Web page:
Posts Tagged ‘orbit’

This is What the Sky Would Look Like if the Moon Was at the Same Distance as the ISS

We’ve shown off some interesting videos/photo series in the past that highlight different fictional skylines. For instance, you can see what it would look like if each of our solar system’s planets replaced the Moon, or if the Earth had rings like Saturn.

The video above shows another interesting scenario: this is what the sky would look like if the Moon was at the same distance from the Earth as the ISS. Read more…

Iconic NASA Space Walk Photos Continue to Inspire

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One of the key challenges in environmental portraiture is finding the right balance between subject and setting. Zoom in too close, and you lose the magic of location. Too wide, and it’s not a portrait anymore.

There are times, however, when you have to forget the rules. Like when you’re orbiting 150 miles above the Earth and one of your colleagues is about to take the first ever untethered space walk. Read more…

Incredible Long Exposure Photographs Shot from Orbit

Last month we shared a long exposure photograph by NASA astronaut Don Pettit that showed star trails and city trails in the same frame. Turns out the photo was just one of many long exposure images shot by Pettit so far during Expedition 31. The photograph above shows star trails, an aurora, and flashes of lightning splattered all across the surface of the Earth.
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Astronaut Captures Photo From Orbit of Astronomers Flashing Space Station

This past Sunday, a group of amateur astronomers in San Antonio, Texas successfully “flashed” the International Space Station with a blue laser and spotlight as it whizzed by overhead. While this might sound like an easy thing to do, it’s much more complicated than you think. Astronaut Don Pettit shot the photo of the experiment seen above, and writes,

This took a number of engineering calculations. Projected beam diameters (assuming the propagation of a Gaussian wave for the laser) and intensity at the target had to be calculated. Tracking space station’s path as it streaked across the sky was another challenge. I used email to communicate with Robert Reeves, one of the association’s members. Considering that it takes a day, maybe more, for a simple exchange of messages (on space station we receive email drops two to three times a day), the whole event took weeks to plan.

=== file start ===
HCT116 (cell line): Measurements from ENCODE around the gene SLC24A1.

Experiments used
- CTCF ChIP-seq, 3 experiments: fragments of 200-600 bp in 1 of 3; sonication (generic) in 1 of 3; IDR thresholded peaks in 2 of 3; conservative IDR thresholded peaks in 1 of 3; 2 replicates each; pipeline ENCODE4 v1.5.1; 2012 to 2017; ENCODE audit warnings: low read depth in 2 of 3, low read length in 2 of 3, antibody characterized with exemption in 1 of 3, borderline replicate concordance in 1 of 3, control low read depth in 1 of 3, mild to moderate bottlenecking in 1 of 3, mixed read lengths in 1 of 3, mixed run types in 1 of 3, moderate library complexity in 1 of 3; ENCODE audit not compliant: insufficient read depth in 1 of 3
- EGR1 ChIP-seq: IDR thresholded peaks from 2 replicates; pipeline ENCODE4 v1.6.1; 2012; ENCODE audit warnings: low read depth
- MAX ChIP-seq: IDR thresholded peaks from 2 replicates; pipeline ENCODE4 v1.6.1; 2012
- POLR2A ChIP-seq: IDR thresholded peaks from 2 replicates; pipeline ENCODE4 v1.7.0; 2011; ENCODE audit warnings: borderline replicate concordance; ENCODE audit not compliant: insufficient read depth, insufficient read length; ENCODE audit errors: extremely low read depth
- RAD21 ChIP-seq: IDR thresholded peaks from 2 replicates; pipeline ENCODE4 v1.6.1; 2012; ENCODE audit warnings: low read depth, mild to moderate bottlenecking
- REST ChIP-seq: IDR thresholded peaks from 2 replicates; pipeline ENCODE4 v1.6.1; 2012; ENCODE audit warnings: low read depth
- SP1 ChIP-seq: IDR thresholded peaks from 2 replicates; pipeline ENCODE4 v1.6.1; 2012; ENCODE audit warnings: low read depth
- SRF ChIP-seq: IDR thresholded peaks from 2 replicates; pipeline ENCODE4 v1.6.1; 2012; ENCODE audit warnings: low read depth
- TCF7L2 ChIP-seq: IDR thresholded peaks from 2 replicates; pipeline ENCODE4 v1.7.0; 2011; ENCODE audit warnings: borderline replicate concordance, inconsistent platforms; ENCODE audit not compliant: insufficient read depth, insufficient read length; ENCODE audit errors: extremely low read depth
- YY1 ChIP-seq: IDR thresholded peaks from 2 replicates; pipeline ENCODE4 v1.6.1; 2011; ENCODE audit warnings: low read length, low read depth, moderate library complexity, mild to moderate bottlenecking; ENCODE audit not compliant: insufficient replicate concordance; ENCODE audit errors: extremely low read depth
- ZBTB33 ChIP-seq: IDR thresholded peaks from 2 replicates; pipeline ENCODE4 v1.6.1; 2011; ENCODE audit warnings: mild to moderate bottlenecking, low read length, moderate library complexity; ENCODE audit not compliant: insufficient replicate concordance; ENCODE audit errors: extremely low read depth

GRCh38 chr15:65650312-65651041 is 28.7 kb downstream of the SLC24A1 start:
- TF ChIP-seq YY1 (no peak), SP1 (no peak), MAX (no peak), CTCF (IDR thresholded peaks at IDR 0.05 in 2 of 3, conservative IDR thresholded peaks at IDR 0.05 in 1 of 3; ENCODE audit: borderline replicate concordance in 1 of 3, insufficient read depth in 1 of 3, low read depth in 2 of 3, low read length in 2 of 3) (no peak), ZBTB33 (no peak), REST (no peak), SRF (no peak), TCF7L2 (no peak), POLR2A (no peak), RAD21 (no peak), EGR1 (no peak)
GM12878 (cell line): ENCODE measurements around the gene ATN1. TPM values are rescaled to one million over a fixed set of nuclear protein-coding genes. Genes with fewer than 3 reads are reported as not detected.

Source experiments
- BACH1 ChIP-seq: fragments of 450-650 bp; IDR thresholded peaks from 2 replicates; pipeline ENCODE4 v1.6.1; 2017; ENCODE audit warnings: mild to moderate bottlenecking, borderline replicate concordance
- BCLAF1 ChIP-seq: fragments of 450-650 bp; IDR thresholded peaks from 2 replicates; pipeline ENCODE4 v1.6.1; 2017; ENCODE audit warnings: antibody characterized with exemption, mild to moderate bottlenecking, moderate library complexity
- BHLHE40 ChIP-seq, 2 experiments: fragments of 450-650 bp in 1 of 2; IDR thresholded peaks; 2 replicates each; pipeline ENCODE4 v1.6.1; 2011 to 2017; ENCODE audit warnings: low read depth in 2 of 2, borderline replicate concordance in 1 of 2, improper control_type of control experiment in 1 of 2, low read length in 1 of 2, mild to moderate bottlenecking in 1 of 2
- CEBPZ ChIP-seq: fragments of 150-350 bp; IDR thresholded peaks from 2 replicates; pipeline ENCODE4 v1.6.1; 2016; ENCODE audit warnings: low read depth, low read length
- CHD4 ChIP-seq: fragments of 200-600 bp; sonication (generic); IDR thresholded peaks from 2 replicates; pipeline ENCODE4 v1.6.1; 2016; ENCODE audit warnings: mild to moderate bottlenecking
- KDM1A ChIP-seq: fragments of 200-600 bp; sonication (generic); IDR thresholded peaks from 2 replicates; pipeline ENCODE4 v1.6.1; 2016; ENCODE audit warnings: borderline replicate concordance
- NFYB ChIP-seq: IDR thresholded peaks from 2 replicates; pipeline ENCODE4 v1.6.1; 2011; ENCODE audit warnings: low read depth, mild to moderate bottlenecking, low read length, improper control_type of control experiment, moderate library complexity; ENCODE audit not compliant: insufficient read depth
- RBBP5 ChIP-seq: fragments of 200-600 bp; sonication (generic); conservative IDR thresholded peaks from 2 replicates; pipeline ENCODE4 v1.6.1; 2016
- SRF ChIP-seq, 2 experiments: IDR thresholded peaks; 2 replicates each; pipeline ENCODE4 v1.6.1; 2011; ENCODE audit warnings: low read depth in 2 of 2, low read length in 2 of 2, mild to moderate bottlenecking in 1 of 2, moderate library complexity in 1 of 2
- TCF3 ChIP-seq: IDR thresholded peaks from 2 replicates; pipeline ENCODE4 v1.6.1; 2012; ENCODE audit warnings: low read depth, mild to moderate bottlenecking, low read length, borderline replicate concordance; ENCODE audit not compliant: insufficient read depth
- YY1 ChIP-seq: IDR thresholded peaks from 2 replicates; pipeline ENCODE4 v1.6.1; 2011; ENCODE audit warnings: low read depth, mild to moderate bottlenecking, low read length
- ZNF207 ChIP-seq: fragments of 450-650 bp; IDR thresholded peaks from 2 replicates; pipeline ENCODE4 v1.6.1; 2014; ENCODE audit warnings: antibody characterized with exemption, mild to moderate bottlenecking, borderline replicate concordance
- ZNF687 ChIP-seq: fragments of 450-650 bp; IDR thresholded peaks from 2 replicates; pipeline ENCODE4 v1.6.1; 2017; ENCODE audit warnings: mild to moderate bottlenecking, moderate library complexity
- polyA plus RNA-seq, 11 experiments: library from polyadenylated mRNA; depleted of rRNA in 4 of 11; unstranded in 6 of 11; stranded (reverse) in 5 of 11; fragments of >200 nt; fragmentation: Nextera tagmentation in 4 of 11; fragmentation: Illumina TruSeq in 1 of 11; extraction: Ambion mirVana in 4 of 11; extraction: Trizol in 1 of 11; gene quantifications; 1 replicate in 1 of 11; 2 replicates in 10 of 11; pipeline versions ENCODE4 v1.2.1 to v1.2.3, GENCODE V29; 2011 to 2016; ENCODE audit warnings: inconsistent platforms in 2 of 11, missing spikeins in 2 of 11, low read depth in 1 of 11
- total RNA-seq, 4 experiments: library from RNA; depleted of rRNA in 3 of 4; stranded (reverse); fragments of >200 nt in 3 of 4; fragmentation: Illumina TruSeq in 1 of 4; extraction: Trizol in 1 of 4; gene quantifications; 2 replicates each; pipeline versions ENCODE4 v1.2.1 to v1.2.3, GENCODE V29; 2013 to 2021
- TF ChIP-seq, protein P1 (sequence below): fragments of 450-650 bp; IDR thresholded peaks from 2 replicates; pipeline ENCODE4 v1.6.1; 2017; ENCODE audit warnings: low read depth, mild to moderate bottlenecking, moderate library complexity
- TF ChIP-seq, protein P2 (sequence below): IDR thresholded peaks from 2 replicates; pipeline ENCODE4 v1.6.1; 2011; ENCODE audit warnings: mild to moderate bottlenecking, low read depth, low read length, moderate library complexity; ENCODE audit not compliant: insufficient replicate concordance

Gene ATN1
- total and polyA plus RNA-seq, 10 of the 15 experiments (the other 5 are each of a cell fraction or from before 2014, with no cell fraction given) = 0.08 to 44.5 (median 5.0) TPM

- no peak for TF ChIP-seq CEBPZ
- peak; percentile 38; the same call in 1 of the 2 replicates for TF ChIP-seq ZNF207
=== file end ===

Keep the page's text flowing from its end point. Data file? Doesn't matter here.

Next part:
The International Space Station maintains an orbital altitude of between 205 and 255 miles, so the fact that Pettit was able to see the flash of light from that distance is quite impressive.

(via Air & Space via Boing Boing)

Historic Photo of Mercury Captured by NASA’s MESSENGER Probe

After a seven year journey that involved being slingshotted around the planets in our solar system, NASA’s MESSENGER probe entered Mercury’s orbit on March 17th, 2011. Yesterday the probe beamed back the first photograph ever taken of the planet from orbit (seen above).
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Breathtaking Images from the International Space Station Taken With Nikon Gear

Nikon and NASA are showcasing some amazing photos taken aboard the International Space Station with Nikon equipment. According to Nikon, NASA took over 700,000 photos with the Nikon gear kept on board, which includes one Nikon D3S DSLR, eight Nikon D2XS cameras, 36 NIKKOR lenses including three teleconverters, seven SB-800 Speedlights, and other gear. Nikon notes that the D3S is unmodified, and is the same quality as available on the consumer market.

Nikon has a long history with NASA since sending a Nikon F camera with Apollo 15 in 1971. Since then, Nikon’s enjoyed exposure while helping NASA get image exposures. Most recently, the D3S that is currently on board was delivered to the ISS via the Space Shuttle Discovery, launched April 10, 2010. NASA says each shuttle launch costs approximately $450 million — that is one expensive delivery! Here are more images from the International Space Station taken with Nikon gear:

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